BizBuzz, Thursday, June 26

A Grand Junction couple with decades of retailing experience decided last month to wind down their Western haberdashery and start taking a few days off during the week. The only problem is, owner Jerry Derby and general manager Sally Basham might have to keep Rocky Mountain Hats & Boots, 2718 U.S. Highway 50, open until Christmas to sell the more than 12,000 pairs of cowboy boots and other Western wear the store has in stock, Basham said.

Derby, a renowned hat maker, will eventually wind the retail business down until only the hat making shop remains, Basham said.

“This decision has been in the making for a few years,” Basham said. “He can’t hardly give it up. Jerry has owned 59 stores in seven states.”

Derby will not be selling the building where the store operates but he would be willing to listen to offers for the business, Basham said.

“He’s getting a little older and it’s harder to stay open seven days a week,” she said. “Eventually we want to have a custom hat store and just be closed a few days a week.”

Many loyal customers return time and again to buy, Basham said, including people from out of state.

Discount prices for every style of boot imaginable may be a big draw for the store, but customer service is what sustained Derby’s many businesses over the years.

“You won’t have a more pleasant experience anywhere else,” Basham said. “We’re mom and pop and we make it fun.”

In addition to the in-store inventory, Derby has nine 18-wheel trucks and three warehouses full of boots, she said.

■ A medical doctor by training, but a businessman at heart, Joe Davis of Delta County announced this week that he purchased Hi Quality Packing, a longtime Delta food distribution company, for an undisclosed amount.

“I tell people I’m the vice president in charge of hello,” Davis said, his soft Texas drawl turning to a chuckle.

Mike Gibson is the company’s CEO, he said.

Davis lived in Grand Junction and practiced medicine for a short time here before moving back to Texas to take another position. He’s been traveling back and forth to the Western Slope since 1995.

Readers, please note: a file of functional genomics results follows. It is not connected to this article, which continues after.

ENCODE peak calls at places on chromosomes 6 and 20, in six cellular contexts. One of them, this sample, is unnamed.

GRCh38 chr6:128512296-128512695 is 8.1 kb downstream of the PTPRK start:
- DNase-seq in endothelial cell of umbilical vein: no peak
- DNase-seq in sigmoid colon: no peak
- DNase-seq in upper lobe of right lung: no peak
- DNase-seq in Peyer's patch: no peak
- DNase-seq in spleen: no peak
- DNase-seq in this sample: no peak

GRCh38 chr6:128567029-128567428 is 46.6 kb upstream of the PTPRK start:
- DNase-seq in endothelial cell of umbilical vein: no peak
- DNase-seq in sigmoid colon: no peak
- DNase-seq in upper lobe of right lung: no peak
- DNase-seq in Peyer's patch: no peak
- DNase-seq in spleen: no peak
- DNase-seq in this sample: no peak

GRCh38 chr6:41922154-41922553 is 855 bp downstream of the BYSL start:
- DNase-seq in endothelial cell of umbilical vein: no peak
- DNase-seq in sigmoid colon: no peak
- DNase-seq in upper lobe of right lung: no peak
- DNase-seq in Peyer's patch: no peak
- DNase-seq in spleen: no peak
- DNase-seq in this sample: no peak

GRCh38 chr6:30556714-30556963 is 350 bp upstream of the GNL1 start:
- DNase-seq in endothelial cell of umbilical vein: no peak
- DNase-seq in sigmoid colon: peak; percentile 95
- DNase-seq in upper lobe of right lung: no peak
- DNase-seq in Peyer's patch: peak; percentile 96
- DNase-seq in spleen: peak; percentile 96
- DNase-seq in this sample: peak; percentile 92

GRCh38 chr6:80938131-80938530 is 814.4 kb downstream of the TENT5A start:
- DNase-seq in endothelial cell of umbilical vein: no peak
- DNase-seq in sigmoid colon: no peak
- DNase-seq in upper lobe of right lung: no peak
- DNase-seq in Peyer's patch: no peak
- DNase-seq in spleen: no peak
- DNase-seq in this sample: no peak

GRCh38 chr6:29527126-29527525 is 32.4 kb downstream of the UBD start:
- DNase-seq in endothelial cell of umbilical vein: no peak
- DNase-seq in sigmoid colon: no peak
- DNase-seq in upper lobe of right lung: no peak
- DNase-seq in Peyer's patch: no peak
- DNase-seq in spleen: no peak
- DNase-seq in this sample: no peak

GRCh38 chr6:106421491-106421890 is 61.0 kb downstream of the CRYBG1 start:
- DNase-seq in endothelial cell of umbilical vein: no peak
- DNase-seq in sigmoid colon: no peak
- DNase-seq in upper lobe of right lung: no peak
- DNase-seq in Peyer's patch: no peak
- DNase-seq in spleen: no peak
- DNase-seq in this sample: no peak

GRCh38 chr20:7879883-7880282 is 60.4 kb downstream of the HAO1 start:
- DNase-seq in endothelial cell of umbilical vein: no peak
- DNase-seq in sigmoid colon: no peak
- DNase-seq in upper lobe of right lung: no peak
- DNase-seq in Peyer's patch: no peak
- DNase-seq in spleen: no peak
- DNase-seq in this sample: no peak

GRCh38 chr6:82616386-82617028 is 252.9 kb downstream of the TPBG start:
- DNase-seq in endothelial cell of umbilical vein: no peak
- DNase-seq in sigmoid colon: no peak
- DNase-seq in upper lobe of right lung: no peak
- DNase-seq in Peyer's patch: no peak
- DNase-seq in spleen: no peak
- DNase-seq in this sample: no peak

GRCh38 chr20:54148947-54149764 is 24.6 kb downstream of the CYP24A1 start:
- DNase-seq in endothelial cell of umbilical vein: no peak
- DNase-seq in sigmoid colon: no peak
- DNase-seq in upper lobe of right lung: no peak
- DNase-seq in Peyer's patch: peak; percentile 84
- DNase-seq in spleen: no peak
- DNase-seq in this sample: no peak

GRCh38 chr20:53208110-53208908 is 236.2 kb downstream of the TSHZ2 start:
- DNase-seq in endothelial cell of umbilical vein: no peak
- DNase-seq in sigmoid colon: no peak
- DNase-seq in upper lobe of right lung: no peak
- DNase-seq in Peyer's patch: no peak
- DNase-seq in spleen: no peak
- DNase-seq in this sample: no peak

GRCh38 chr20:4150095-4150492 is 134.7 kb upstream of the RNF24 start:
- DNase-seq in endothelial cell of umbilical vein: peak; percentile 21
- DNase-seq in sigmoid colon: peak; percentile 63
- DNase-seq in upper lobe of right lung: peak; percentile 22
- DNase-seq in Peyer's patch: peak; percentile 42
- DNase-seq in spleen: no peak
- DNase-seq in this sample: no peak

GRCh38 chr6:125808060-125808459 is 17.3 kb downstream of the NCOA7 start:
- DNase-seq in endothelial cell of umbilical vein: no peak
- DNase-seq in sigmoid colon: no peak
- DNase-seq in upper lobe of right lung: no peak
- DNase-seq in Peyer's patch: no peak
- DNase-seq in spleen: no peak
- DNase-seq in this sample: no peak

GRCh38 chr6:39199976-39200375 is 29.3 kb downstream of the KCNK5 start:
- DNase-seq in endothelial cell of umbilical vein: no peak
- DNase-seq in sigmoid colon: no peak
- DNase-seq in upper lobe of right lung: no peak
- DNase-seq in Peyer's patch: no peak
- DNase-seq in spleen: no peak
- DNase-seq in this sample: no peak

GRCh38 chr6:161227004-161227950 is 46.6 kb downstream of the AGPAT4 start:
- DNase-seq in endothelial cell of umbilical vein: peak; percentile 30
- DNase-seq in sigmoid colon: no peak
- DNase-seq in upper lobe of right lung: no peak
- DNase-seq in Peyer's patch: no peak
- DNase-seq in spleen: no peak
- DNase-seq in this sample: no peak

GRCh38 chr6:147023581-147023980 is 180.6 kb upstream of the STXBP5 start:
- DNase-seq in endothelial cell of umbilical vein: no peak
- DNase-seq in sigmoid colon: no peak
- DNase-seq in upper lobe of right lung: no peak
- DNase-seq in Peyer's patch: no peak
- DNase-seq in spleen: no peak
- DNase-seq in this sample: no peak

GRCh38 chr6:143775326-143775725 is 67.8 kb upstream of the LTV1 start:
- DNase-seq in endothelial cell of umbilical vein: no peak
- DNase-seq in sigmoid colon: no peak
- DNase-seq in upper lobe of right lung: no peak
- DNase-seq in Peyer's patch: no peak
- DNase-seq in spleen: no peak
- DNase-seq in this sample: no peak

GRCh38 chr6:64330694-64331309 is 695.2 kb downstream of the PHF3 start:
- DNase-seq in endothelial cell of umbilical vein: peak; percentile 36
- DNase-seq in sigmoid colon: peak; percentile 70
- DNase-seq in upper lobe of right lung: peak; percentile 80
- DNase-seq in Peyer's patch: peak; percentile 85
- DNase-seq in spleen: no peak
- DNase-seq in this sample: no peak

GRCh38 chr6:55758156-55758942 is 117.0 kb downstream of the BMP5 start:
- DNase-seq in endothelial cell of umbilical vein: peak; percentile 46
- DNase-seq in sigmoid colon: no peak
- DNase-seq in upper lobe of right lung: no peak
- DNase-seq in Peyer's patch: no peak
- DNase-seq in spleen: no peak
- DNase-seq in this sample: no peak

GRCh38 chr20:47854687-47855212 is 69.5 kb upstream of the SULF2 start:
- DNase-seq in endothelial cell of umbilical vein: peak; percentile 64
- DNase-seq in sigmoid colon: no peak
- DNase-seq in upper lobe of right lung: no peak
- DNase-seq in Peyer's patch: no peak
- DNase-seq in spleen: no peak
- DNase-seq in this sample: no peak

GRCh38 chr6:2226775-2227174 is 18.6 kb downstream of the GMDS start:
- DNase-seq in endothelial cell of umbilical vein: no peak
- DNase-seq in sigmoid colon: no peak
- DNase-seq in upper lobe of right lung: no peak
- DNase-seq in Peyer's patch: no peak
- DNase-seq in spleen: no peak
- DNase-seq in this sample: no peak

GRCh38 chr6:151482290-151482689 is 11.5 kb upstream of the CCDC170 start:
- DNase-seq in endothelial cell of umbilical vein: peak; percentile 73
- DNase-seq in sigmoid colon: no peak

About 10 years ago, Davis sold property where Texas Roadhouse and MindSprings, a mental health hospital, are now located.

Davis said he and his wife were living on Rogers Mesa four years ago when Davis took a trip to Naples, Florida. His wife declined to join him. There he spent a month with a giant blackboard planning the launch of a vertically integrated food company. It was a vision he said he created after consulting with the Lord.

Davis said he wants to grow Hi Quality’s business so that it distributes locally produced food for 12 months out of the year, not the five- or six-month business season it has operated under in years past.

“The goal is to get the food to Laughing Goat Farmers Markets,” he said, another venture he has started.

“We’re already dealing with fruit packaging,” he said. “But then we want to extend that to locally produced cheese, milk, corn and beans.”

In addition to packaging and distributing food, Davis wants Hi Quality to become a food processing plant as well.

“I want to sell value-added products like locally produced honey, fruit snacks — anything that’s processed in this area,” he said. “We’ve got to stop the hemorrhaging of jobs that’s happening.”

He wants people who have small acreage to be able to make a living selling fresh produce.

“The inputs are so high,” Davis said. “Land prices are so high — it’s a challenge. But I honestly believe that the pendulum is swinging back and we’re seeing a renaissance in agriculture, particularly here on the Western Slope.”

Because of access to water, a good growing climate and arable land in Mesa, Delta, and Montrose counties. “This area is going to become very important in feeding large numbers of people when industrial farming unwinds — and that’s not far in the future.”

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